As the Directive of the European Parliament and of the Council on Payment Services in the Internal Market (PSDII) introduces a number of changes to existing Czech legislation, a completely new Payment Services Act regulating the provision of payment services will be adopted in the Czech Republic. PSDII should be implemented by January 13, 2018.
The following new regulations are likely to be most significant to Czech businesses.
Indirect Payment Orders
Among the newly regulated payment services are so-called indirect payment orders. Put simply, these mediate the transmission of the payment order to the payment service provider (e.g., the bank that manages the account). The essence of the service is that the payer does not make the payment directly to the provider but to another provider – a so-called third party.
This service is typically used to pay for goods or services over the Internet where a third party, through an online link, allows the data necessary to execute a payment order between the merchant’s website and the banking system of the entity managing the payer’s payment account to be transmitted.
The activities of Internet payment service providers will also be regulated.
Payments for Digital Content
Under current legislation, an exemption applies for payments made by an electronic communications service provider via an electronic telecommunication device (such as a mobile phone) to pay for goods or services supplied and subsequently used by that device, regardless of the transaction value.
As a consequence of PSDII’s implementation, companies wishing to maintain the exemption from the obligation to obtain the authorization of a payment institution will be required to demonstrate that: (i) the payment relates only to digital content or voice services (i.e., not to goods or services); or (ii) the payment is for the payment of tickets or travel fares or for charitable purposes. In addition, a single payment may not exceed EUR 50 – or a total of EUR 300 per calendar month.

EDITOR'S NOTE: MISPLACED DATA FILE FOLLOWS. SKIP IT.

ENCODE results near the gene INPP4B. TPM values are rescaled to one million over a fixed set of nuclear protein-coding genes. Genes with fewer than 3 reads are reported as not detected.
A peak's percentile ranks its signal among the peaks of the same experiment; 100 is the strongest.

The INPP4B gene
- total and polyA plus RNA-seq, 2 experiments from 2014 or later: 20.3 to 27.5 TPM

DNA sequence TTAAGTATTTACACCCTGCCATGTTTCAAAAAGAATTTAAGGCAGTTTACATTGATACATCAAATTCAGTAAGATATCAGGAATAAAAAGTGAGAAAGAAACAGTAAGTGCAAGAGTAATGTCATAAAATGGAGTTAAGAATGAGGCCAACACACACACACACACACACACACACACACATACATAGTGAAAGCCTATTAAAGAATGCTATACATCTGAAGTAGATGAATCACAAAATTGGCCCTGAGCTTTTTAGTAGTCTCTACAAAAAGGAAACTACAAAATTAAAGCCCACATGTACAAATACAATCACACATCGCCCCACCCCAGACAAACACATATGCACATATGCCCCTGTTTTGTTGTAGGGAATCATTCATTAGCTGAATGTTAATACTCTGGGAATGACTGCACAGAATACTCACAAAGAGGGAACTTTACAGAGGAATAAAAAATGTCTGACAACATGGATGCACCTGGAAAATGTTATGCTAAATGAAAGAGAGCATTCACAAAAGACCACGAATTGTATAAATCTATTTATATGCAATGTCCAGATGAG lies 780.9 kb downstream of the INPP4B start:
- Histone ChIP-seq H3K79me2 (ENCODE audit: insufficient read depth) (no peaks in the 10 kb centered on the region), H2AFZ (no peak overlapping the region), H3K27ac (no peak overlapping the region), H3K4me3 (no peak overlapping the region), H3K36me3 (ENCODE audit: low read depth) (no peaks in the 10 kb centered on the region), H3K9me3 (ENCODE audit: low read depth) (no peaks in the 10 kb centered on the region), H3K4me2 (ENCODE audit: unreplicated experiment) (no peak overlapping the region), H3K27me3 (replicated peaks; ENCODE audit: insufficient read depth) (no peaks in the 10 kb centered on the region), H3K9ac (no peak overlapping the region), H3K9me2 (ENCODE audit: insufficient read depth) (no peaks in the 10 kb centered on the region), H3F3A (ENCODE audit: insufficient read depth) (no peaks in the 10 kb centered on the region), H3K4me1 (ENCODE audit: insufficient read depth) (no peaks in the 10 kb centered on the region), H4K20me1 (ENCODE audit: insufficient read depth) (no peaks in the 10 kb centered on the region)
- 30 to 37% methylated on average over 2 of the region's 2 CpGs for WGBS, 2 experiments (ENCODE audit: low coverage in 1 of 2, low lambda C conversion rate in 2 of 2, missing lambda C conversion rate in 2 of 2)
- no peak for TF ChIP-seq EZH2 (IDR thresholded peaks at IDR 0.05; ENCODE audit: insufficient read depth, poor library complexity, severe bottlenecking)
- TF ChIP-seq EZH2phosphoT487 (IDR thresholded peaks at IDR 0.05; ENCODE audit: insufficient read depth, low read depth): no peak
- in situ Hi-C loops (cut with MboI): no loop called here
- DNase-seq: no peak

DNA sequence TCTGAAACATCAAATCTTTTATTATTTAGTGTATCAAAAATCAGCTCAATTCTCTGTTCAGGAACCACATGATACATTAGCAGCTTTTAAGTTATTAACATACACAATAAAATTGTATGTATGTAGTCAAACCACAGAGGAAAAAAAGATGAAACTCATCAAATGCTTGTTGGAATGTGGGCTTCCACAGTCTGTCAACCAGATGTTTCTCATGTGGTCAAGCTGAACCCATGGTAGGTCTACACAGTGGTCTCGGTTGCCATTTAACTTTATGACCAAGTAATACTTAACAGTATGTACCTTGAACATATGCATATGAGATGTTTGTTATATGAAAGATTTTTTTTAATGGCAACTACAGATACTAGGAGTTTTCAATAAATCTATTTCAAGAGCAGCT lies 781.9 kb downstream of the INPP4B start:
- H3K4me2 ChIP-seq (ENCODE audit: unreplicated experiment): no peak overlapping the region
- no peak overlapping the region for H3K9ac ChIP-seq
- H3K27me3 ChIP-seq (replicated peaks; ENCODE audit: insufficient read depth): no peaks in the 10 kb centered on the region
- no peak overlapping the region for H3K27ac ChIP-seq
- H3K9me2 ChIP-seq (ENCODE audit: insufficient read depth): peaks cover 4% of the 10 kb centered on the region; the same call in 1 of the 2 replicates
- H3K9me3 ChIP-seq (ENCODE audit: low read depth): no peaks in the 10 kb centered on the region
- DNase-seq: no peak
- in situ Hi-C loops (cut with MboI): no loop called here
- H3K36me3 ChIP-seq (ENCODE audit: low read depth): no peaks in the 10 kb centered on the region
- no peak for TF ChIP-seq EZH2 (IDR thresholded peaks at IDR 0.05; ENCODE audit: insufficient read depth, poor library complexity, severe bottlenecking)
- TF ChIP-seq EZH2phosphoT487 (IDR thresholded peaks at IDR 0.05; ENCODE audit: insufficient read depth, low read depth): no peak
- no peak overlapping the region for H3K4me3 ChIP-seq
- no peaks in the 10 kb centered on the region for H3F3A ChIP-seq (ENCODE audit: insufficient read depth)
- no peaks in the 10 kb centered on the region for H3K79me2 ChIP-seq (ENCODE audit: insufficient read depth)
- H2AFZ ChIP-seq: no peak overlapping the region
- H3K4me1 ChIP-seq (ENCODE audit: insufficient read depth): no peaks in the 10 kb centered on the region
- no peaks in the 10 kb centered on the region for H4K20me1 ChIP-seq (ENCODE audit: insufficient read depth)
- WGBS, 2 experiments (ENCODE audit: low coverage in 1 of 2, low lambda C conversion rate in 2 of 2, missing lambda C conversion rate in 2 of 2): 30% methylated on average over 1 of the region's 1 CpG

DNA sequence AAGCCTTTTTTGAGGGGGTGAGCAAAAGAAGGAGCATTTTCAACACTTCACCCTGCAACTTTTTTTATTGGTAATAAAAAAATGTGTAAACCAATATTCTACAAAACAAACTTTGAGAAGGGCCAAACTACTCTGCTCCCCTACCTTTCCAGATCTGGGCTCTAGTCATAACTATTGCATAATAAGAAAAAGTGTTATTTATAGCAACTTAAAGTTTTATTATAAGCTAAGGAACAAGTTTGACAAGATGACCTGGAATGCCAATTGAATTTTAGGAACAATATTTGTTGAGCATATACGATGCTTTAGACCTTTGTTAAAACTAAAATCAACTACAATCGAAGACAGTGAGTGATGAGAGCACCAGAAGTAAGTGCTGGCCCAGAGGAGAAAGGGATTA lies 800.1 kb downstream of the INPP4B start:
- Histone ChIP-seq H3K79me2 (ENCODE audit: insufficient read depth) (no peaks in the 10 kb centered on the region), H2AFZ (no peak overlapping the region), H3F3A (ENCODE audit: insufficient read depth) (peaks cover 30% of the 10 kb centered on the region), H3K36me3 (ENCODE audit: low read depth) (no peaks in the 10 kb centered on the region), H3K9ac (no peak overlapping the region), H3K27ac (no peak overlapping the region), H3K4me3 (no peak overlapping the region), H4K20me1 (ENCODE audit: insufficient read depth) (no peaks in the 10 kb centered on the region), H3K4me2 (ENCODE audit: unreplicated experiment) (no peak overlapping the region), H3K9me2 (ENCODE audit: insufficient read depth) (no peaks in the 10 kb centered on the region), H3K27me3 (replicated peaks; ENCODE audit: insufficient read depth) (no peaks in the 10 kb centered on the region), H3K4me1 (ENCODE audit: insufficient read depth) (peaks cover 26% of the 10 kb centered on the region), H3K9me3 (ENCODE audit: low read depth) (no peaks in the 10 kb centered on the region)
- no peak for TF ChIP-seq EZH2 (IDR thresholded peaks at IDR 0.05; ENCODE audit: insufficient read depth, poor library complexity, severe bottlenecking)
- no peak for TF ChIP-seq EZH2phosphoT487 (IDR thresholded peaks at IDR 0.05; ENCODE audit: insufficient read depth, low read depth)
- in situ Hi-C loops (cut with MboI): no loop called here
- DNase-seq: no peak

Limited Range of Suppliers or Services
Existing Czech legislation already excepts payments made in so-called limited networks – i.e., payments made at the premises of the issuer or for a narrowly-defined range of suppliers or goods and services. In effect, this is an exception for various types of membership cards – that is, cards issued by department stores, payment cards for petrol stations, and other types of payment cards.
As a consequence of the implementation of PSDII, this exemption will be slightly modified in order to assess more rigorously the interconnectedness between the range of suppliers and the range of goods or services. This can be demonstrated in a petrol station network, where the common purpose of the assortment of goods or services will be more rigorously assessed – i.e., goods sold at the petrol station that are unrelated to the operation of vehicles will not fall within the limited network exemption.
Lastly, providers wishing to take advantage of this exemption will be subject to a reporting obligation to the Czech National Bank once they reach EUR 1 million in payments in any 12-month period. The Czech National Bank will then be able to assess the availability of the exemption and to intervene if it is used incorrectly.
Operation of ATMs and Sales Representatives
PSDII makes the exemption from the obligation to secure a payment institution license unavailable for independent ATM operators, which often charge premium fees for withdrawals from ATMs. The exemption will only be available to ATM operators who: (i) act on behalf of the issuer of the means of payment (i.e., banks); and (ii) do not provide any other payment services.
Due to the implementation of PSDII those sales representatives that act on both sides of a payment transaction (for example, some e-commerce platforms) will no longer be exempt from the obligation to secure a payment institution license.
By Vladimir Cizek, Partner, and Natalie Rosova, Attorney at Law, Schoenherr Prague
This Article was originally published in Issue 4.5 of the CEE Legal Matters Magazine. If you would like to receive a hard copy of the magazine, you can subscribe here.